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The Science Library is curated collection of topics that underpin and drive our work.

 

 

In this section we break down well known themes and articulate through our lens their importance to understanding people in the built environment.

This resource is to further knowledge for the curious and learn more about how we approach solving human related problems.

 
 
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SENSE OF PLACE & LANDMARKS

‘Sense of place’ is a phenomena comprised of the emotional connections one makes with a place, as well the values, cultural meanings and symbols attributed to a place, that are all continually formed and updated in the individual’s mind.

 
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CLIMATE CHANGE

Climate change is a long term trend that will affect human dynamics in cities. This is not a section on how to solve climate change, rather an understanding of how it affects people on a cognitive and physiological level.

 
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PSYCHOLOGICAL DISTORTIONS OF SPACE & TIME

There is a difference between perceived and actual space and time measures. There are general factors that distort our estimation of distance and space: number of turns, density of structures in environment, familiarity of environment, attention and visual & dynamic cues (optic flow).

 
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AUTOMATION AND HUMAN COMMUNICATION

Automation refers to the use or introduction of automatic equipment, such as robots, machines, or computers into the workforce, with the objective of reducing waste, increasing repetitions of a task, and saving money. However, what is the human consequence?

 
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NAVIGATION & MEMORY

Our ability to navigate and what the underlying neural substrates enabling this function has been an area of considerable research within the field of cognitive neuroscience.

 
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URBAN SPRAWL

What are the unintended human consequences of urban sprawl? Defined as the uncoordinated growth of a community, usually away from an urban centre into outlying areas.

 
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OBJECT RECOGNITION

As we exist, incoming external information from the world is extracted and processed by our sensory modalities. As this occurs, we begin to rapidly create top-down predictions of the environment based on associative connections drawn from our long-term memory of past-experiences. This helps us make sense of and interact with the world, guiding our cognition and behaviour.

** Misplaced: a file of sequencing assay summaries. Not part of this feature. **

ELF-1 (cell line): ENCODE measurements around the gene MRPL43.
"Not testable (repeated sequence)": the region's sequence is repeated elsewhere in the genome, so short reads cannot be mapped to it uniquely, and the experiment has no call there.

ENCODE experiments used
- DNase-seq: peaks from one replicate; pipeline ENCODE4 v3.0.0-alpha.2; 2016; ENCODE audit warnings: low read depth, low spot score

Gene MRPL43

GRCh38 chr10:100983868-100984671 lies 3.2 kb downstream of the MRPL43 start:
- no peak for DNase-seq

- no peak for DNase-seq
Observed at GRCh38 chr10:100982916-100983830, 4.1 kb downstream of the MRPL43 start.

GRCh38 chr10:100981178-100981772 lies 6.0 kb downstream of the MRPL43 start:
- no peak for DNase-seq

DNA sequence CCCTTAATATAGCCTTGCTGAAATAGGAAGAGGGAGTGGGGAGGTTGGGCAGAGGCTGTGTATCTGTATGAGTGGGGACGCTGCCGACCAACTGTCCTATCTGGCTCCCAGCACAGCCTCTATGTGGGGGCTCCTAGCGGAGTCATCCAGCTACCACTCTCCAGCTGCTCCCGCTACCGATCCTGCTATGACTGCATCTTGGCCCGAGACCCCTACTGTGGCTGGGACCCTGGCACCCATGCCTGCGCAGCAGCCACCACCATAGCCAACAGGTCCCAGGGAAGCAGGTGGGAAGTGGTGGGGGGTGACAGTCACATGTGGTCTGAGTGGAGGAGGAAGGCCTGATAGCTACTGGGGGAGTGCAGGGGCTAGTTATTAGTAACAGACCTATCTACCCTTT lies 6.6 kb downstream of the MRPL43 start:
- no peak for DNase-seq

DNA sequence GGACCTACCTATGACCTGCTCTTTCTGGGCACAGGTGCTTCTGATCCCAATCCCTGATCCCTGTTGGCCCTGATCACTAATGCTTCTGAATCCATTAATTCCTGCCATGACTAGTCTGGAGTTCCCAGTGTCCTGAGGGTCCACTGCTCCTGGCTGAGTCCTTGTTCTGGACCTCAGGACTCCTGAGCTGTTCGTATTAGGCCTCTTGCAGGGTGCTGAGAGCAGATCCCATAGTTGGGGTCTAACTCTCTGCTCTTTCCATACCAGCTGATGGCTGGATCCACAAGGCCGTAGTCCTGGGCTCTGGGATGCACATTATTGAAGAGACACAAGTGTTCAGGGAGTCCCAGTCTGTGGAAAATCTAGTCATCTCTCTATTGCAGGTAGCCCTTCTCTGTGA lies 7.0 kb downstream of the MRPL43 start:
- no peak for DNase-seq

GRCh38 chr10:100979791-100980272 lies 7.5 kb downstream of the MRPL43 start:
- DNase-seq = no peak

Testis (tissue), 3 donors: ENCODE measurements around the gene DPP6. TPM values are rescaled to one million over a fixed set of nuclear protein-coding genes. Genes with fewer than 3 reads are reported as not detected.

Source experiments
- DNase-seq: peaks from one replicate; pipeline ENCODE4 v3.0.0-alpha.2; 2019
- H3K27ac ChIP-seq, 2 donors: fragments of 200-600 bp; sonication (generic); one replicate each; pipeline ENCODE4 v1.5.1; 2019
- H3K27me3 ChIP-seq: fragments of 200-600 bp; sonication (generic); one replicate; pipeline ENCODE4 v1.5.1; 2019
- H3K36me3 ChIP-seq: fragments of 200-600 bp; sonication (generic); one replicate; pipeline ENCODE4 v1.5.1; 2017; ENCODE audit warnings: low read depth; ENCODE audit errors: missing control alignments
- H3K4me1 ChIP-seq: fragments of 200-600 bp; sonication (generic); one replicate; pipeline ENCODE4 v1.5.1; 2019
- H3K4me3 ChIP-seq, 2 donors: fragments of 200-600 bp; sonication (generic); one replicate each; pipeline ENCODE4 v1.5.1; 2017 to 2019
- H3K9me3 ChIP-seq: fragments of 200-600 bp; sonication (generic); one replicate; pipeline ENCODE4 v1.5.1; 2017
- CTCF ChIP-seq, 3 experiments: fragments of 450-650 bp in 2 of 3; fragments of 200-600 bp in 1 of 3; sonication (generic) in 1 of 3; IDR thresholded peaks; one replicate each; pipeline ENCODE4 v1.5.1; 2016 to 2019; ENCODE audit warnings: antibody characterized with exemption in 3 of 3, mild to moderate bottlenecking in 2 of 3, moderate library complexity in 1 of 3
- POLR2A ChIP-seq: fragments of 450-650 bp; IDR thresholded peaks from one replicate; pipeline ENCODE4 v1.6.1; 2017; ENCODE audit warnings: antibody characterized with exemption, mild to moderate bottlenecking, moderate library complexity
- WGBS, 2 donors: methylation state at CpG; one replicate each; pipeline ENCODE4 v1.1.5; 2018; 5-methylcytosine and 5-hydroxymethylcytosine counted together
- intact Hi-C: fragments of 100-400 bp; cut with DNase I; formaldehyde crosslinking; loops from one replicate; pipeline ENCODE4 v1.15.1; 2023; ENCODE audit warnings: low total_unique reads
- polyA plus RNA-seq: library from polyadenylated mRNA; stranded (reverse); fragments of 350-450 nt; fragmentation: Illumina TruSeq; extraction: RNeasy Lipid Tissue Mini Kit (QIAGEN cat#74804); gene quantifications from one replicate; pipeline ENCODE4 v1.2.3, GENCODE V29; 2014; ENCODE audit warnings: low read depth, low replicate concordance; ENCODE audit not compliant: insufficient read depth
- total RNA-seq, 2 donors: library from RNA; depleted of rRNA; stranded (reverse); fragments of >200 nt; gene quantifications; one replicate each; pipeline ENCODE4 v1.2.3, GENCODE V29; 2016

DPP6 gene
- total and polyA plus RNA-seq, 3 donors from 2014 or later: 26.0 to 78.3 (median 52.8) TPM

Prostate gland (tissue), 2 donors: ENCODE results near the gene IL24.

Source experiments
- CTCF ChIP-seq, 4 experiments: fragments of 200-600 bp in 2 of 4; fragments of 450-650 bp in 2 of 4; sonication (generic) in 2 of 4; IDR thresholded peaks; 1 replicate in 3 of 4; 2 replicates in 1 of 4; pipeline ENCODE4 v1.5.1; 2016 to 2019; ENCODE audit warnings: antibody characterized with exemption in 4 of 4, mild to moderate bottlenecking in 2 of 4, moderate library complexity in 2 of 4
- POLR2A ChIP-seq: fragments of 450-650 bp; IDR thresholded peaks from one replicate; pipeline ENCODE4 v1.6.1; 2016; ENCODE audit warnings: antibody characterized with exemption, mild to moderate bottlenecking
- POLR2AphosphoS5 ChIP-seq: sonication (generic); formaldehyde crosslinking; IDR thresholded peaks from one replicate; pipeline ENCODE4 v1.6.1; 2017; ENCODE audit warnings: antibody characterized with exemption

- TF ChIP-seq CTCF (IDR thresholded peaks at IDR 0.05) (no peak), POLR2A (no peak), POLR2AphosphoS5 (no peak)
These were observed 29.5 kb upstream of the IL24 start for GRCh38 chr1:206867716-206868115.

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TECHNOLOGY

Digital devices are a technology that accesses media and information; laptops, smartphones, tablets, televisions and computer screens. The devices are catalysing and affording a new culture of high information consumption.

 
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NEURODIVERSITY

Neurodiversity is a movement that emerged from the work of Judy Singer, a sociologist and a person on the autistic spectrum. She proposed that people who are “neurologically different represent a new addition to the familiar political categories of class, gender, and race.”

 
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POVERTY, HOMELESSNESS & PTSD

Poverty and homelessness are culturally perceived through the lenses of economics and politics. However, as neuroscience advances, we are starting to understand that there is a crucial biological aspect to poverty. This evidence will allow us to understand the long term mental and physical health implications of poverty and homelessness.

 
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INFRASTRUCTURE & INEQUALITY

The distribution of urban infrastructure leads to inequality of experience in cities. Often resulting in environmental racism as certain communities face the pollution and stressor consequences of unnecessary movements.

 
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WELLBEING & STRESS

At Centric Lab we define ‘wellbeing’ as a constantly adaptive process by which we aim to reach physical and mental homeostasis or equilibrium. Homeostasis is maintained by using mental, social and physical resources to react to mental, social, and physical challenges presented to us by our environment.

*Please note that information here is not consultancy or direct advice and should be only seen as insights into our work.